Rare wolverine spotted again in Sierra Nevada

TRUCKEE, Calif. — Scientists following up on a rare wolverine sighting in the Sierra Nevada set up cameras and captured video of the animal scurrying in the snow, scaling a tree and chewing on bait.

They believe the wolverine is the same one that eight years ago became the first documented in the area since the 1920s.

Chris Stermer, a wildlife biologist with the California Department of Fish and Wildlife, set up the remote cameras in the Tahoe National Forest after officials at a field station sent him photos in January of unusual tracks in the snow near Truckee.

“They were definitely wolverine tracks,” Stermer told the Sierra Sun newspaper.

Wolverines, a member of the weasel family that look like a small bear with big claws, once were found throughout the Rocky Mountains and as far west as the Sierra. An estimated 250 to 300 wolverines survive in remote areas of Montana, Wyoming, Idaho, Oregon and Washington state, according to wildlife officials.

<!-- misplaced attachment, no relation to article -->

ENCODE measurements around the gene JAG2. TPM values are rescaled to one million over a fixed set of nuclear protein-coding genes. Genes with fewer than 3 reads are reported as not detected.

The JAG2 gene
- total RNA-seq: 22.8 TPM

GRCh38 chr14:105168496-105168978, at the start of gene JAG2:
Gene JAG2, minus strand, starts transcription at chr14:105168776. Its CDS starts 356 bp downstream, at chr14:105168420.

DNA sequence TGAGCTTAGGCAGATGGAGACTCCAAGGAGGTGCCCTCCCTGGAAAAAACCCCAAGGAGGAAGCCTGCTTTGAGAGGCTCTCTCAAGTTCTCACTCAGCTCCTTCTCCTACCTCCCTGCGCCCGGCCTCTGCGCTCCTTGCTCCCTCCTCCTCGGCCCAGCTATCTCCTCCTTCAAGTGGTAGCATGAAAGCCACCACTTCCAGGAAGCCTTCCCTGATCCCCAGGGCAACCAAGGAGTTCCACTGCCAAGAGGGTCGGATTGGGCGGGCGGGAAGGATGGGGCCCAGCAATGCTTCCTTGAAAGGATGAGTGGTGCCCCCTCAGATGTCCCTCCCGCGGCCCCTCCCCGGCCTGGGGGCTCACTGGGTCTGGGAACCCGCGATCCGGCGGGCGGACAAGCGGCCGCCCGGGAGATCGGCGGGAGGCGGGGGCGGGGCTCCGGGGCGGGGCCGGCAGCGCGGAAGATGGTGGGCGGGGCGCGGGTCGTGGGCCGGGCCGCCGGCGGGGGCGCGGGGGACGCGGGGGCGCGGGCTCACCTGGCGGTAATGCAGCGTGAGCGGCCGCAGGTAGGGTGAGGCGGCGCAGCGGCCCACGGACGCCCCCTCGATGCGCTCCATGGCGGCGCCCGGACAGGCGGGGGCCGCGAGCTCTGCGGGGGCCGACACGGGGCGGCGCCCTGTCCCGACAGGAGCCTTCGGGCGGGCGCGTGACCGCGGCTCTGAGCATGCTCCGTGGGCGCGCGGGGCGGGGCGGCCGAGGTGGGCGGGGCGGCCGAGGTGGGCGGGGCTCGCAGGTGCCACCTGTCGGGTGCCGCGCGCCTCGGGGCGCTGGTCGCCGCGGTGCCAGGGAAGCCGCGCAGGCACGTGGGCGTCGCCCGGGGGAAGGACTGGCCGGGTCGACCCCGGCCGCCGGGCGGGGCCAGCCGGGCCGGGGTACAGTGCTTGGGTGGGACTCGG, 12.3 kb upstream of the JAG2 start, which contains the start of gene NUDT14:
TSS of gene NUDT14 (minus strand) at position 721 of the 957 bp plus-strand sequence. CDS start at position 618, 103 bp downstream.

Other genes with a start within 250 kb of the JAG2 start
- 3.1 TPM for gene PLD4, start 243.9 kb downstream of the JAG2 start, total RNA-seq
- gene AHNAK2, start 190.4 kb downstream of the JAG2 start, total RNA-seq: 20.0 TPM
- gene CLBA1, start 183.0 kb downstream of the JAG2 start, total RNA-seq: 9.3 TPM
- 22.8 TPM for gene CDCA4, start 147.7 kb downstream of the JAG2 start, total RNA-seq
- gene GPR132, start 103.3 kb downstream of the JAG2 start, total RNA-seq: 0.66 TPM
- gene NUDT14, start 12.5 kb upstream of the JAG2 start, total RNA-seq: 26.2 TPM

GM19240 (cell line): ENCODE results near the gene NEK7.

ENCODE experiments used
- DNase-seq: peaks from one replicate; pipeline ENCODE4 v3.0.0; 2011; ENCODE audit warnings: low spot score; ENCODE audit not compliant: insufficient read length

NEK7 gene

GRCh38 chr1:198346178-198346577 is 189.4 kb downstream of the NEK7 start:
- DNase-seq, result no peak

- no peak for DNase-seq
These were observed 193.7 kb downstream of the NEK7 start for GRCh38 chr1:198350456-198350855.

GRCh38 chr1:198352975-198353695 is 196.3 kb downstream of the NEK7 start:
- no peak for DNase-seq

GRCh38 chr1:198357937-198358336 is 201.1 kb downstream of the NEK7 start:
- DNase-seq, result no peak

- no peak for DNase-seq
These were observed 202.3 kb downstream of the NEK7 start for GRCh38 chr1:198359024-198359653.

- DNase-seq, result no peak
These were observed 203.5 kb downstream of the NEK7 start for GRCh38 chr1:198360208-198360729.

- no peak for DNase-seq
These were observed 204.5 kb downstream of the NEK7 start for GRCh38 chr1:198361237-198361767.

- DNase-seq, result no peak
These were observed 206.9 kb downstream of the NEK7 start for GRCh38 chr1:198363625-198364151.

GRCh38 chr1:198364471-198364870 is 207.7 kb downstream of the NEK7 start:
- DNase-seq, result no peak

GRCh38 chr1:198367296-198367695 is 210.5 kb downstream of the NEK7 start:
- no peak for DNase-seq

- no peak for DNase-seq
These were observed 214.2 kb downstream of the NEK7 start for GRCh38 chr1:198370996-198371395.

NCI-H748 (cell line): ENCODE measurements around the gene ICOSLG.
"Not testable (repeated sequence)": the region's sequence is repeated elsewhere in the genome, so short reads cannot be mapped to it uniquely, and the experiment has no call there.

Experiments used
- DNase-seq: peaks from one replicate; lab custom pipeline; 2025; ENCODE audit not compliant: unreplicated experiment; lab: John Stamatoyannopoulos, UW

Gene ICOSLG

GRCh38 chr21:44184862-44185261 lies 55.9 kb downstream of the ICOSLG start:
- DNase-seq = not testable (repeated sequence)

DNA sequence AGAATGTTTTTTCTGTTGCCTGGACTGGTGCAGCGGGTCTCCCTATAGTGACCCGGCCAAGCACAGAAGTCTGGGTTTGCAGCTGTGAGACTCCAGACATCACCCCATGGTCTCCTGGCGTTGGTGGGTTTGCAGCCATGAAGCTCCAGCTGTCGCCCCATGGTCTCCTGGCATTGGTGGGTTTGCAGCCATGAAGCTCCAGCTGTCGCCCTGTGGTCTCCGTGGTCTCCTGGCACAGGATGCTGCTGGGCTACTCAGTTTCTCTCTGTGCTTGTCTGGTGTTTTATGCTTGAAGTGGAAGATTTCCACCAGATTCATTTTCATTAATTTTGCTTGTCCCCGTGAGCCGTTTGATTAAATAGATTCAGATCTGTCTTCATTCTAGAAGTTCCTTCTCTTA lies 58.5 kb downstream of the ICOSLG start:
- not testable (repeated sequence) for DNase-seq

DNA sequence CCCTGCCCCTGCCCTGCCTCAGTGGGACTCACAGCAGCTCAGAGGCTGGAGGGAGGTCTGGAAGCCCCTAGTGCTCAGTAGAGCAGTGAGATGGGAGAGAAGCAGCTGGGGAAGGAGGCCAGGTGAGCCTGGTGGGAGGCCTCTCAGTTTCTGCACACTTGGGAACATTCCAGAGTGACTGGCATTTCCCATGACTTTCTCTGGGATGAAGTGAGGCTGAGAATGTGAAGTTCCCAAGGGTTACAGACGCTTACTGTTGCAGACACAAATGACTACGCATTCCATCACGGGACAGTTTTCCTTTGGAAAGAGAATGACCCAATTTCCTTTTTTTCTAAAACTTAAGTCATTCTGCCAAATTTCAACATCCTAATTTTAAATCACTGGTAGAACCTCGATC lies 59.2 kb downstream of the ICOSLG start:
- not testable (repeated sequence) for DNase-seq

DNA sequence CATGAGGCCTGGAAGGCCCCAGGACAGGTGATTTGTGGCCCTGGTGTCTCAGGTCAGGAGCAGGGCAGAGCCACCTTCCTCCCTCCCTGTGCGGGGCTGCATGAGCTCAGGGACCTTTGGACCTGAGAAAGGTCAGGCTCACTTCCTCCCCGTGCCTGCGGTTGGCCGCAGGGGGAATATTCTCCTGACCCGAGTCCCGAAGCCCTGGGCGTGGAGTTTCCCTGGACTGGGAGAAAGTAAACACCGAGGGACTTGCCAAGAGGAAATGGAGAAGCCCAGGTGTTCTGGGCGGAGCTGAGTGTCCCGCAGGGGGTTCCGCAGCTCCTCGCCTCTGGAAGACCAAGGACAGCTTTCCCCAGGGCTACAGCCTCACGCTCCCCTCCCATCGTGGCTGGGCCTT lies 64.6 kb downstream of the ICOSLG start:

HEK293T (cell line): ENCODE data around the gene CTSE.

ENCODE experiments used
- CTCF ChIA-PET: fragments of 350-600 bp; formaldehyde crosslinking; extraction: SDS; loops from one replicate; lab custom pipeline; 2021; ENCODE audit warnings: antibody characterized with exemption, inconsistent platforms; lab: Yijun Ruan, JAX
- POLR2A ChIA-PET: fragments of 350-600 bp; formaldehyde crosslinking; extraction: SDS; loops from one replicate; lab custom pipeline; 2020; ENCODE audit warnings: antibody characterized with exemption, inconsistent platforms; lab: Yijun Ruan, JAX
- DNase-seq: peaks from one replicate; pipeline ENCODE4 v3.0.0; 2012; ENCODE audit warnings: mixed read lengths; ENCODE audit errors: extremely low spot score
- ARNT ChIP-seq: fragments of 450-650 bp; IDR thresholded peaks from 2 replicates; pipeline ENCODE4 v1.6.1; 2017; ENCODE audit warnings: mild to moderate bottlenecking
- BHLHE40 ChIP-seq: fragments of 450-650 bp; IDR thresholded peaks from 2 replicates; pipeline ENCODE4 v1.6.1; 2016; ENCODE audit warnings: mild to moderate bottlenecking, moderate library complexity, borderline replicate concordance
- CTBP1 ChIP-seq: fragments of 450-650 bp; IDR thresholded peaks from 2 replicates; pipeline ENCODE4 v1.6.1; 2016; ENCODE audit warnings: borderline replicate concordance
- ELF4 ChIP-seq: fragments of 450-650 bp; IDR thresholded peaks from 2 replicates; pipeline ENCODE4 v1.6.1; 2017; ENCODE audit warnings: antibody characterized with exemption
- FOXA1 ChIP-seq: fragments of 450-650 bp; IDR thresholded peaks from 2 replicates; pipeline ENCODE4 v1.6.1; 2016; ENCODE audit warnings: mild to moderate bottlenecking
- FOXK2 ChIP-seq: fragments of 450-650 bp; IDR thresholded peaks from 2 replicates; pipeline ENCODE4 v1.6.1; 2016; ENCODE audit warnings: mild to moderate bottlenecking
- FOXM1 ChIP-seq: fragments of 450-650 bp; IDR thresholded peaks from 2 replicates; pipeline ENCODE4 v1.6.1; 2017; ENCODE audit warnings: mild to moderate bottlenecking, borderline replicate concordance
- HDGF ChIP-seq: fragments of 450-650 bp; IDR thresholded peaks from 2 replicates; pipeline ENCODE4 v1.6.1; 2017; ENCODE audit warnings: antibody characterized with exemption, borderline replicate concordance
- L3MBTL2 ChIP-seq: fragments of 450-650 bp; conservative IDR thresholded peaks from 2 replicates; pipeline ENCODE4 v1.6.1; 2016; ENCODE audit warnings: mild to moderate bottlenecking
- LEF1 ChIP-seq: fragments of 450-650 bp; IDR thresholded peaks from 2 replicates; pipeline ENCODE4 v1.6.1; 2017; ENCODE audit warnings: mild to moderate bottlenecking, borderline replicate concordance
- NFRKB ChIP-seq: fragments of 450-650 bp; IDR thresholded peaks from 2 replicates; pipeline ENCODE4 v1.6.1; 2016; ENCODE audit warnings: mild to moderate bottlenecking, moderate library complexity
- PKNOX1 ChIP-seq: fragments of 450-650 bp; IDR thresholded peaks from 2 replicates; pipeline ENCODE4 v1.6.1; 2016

Prior to the 2008 sighting, scientists were convinced fur trapping during the early 1900s had wiped out the species in California. Now, a warming planet is threatening to shrink the deep mountain snows that wolverines need to den, scientists say.

The male carnivore near Lake Tahoe apparently migrated from the Sawtooth Range in Idaho, Stermer said.

Since then, the animal that scientists nicknamed Buddy has been detected more than 20 times over nearly 300 square miles, but it had not been sighted since November 2014, Stermer said.

Video from the remote cameras soon provided additional evidence. One clip recorded the night of Feb. 19 offers a glimpse of the wolverine before it scurries away. A second daytime clip captured Feb. 27 shows it climb a tree before chomping and tugging at a baited sock.

“When you see them on video, a wolverine is a pretty exciting species to have in California,” Stermer said. “With the population we have in California, thinking that we can have a wild wolverine amongst us is pretty amazing. It really begins to restore our larger carnivores back in California.”